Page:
Construction of government buildings halted in Rifle Range wetland in Kotagiri


Local residents and activists opposed the construction around the already-diminished wetland, which is said to be a source of drinking water and a habitat for wildlife

After local opposition from activists, construction bordering one of the last remaining wetlands in Kotagiri, has been cancelled by the Nilgiris district administration.

The wetland, known as Rifle Range in Kotagiri, is said to have originally been 15 times its current size. Due to a lack of protection, the original spread of the wetland has gradually been whittled down and is now said to be just around 8 acres. Though the wetland has diminished in size due to encroaching residential buildings and plantations, it continues to be a source of drinking water for some of the most populated parts of Kotagiri town, with four wells being dug into it.

Local residents who had got together over the last few years to clean up the wetland were shocked to find that it had been dug up and plans were being made to construct a few buildings, including a Primary Health Center. After opposition, the plan to construct buildings on the wetland have been cancelled, confirmed Nilgiris district collector, J. Innocent Divya when contacted on Tuesday.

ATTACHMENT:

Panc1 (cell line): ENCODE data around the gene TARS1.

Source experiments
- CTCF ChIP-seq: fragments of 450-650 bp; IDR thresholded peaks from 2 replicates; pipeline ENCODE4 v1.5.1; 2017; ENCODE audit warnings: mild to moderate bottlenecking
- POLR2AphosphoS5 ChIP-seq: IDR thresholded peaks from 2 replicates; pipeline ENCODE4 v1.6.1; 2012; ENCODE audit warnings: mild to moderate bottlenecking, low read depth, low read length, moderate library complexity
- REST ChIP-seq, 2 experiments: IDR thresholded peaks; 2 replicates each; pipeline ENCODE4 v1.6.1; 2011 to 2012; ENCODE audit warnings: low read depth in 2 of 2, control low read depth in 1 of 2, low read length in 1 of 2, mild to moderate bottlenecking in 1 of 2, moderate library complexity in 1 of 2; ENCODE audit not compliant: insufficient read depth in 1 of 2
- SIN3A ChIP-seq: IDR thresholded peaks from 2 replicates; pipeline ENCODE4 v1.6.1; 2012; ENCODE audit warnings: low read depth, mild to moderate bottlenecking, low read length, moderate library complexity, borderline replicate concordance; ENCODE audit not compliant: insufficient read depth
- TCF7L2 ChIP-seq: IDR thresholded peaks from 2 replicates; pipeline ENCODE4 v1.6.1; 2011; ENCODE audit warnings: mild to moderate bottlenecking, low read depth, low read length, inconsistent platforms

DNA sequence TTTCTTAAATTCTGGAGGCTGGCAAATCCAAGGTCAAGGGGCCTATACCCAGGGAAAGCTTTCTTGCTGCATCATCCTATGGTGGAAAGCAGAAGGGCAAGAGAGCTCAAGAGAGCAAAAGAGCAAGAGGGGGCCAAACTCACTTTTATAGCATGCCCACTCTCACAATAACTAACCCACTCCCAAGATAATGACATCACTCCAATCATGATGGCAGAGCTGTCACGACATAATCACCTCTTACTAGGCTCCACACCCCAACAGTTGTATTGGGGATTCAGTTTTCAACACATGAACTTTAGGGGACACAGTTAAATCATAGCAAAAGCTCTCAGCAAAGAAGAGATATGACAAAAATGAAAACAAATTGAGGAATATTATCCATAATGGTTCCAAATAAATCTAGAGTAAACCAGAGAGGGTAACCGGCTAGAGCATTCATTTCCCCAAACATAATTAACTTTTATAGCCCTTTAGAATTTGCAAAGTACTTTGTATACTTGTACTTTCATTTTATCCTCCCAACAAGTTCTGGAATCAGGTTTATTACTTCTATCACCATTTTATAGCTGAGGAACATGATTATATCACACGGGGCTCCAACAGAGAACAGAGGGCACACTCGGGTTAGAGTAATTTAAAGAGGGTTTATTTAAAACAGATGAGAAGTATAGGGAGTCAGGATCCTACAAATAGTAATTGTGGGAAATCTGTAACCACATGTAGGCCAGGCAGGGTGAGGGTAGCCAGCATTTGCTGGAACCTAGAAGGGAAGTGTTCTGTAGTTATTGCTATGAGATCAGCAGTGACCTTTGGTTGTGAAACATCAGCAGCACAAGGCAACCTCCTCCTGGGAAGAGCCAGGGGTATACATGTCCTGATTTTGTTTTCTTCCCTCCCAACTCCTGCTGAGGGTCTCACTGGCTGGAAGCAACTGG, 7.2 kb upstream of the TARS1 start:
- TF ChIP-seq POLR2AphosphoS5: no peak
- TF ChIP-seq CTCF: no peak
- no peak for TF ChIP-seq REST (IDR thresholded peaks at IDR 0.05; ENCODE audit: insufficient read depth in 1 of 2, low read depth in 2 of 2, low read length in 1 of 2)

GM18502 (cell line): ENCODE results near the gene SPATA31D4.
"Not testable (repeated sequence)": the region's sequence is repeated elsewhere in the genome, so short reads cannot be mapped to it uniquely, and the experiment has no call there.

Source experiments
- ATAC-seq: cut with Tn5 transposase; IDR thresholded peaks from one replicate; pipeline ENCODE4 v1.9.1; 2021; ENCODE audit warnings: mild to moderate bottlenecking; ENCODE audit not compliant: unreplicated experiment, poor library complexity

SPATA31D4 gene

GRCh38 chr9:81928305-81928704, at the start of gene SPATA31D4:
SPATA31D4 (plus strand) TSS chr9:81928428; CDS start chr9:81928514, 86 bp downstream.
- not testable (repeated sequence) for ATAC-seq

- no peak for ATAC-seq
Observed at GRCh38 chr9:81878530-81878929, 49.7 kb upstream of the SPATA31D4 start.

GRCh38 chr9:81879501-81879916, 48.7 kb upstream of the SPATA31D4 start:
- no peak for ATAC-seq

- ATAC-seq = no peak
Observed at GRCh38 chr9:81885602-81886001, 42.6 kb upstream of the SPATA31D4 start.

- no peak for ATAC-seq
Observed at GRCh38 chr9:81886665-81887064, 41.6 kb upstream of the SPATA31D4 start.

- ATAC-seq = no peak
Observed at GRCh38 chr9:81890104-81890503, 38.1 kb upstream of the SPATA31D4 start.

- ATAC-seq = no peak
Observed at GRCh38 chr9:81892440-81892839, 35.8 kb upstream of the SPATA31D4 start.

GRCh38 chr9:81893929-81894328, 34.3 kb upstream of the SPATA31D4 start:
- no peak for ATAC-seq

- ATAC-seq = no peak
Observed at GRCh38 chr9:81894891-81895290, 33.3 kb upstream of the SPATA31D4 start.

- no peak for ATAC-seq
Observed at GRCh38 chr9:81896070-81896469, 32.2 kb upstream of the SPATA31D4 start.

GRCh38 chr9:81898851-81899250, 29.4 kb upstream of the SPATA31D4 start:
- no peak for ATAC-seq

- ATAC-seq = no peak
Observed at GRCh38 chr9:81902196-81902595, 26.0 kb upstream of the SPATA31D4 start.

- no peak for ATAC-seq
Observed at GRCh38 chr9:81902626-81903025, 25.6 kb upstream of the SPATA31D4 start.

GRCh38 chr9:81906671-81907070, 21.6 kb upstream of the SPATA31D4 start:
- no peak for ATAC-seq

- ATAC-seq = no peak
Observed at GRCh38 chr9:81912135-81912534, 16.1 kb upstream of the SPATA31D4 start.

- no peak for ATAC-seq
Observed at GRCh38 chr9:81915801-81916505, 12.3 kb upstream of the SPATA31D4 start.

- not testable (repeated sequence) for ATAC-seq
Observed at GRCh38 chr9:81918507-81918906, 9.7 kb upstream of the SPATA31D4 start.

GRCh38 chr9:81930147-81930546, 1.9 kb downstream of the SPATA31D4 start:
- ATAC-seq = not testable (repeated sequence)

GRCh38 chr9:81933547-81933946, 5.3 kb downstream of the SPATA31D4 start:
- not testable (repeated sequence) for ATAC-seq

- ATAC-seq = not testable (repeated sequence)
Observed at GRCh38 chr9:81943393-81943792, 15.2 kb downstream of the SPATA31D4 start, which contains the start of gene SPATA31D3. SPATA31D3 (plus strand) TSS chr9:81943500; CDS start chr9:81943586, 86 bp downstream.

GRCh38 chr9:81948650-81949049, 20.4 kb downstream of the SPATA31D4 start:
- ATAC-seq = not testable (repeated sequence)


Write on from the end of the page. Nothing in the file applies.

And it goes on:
Ms. Divya said that when the wetland was dug up, it was found that the soil was not suitable for construction, as it was swampy and there were concerns about the stability of any building built on the land.

K.J. Raju, secretary of the Longwood Shola Watchdog Committee, who has been at the forefront of mobilising support for the protection of the Rifle Range wetland welcomed the decision. โ€œLocal residents have tried over the last few years to clean up and restore the wetland, which is a habitat used by a variety of wildlife around the town. We hope that this will lead to remaining wetlands and swamps around Kotagiri to be protected, and further encroachments prevented,โ€ he said.

G. Janardhanan, president of the Ooty Public Awareness Association, said that wetlands in the Nilgiris need to be identified. โ€œIf these wetlands come under the control of the Revenue Department, then they should be handed over to the Forest Department, as this would ensure some degree of protection. Already, wetlands in Udhagamandalam town, near the railway station have been destroyed by the government deciding to build buildings there. Not only does this result in the wetland being damaged, but the buildings too are unstable, and eventually sustain so much damage that they become unusable,โ€ he said.

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